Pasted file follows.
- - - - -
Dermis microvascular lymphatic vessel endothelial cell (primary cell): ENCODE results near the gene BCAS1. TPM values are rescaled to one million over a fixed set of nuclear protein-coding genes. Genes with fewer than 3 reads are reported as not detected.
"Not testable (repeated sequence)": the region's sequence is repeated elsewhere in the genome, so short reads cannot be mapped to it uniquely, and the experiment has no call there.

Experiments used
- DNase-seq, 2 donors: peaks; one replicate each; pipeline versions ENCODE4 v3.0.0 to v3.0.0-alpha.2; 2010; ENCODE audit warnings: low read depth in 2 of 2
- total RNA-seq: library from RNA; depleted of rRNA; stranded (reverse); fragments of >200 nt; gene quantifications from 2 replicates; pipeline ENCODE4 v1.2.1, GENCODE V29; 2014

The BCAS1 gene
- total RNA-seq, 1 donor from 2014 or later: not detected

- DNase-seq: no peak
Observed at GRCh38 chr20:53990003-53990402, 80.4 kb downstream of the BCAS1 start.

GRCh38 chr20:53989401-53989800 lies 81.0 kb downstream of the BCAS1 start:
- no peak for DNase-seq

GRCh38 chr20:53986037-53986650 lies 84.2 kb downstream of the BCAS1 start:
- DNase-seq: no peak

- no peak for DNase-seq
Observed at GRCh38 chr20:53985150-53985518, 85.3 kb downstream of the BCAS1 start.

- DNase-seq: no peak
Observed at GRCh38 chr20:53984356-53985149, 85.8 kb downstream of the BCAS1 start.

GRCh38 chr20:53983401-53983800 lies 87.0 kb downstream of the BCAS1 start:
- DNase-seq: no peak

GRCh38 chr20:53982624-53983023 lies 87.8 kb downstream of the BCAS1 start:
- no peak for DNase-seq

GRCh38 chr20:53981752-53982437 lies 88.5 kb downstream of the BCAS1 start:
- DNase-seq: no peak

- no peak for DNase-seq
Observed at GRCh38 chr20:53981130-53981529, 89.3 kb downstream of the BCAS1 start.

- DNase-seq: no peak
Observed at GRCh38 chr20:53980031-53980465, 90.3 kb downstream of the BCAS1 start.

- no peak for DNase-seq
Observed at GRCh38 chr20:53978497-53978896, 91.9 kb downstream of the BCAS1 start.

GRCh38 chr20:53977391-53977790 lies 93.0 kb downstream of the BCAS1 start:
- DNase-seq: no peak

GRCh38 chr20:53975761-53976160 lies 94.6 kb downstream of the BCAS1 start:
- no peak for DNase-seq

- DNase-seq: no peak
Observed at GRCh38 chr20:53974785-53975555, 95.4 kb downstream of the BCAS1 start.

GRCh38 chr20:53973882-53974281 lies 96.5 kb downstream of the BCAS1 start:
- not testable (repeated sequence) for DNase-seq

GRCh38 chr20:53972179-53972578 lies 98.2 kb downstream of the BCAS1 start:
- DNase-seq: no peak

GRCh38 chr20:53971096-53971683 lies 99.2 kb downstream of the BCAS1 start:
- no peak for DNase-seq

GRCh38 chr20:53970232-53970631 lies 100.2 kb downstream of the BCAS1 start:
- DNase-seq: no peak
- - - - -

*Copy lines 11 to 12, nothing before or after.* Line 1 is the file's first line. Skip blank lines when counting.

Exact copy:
- no peak for DNase-seq

GRCh38 chr20:53986037-53986650 lies 84.2 kb downstream of the BCAS1 start: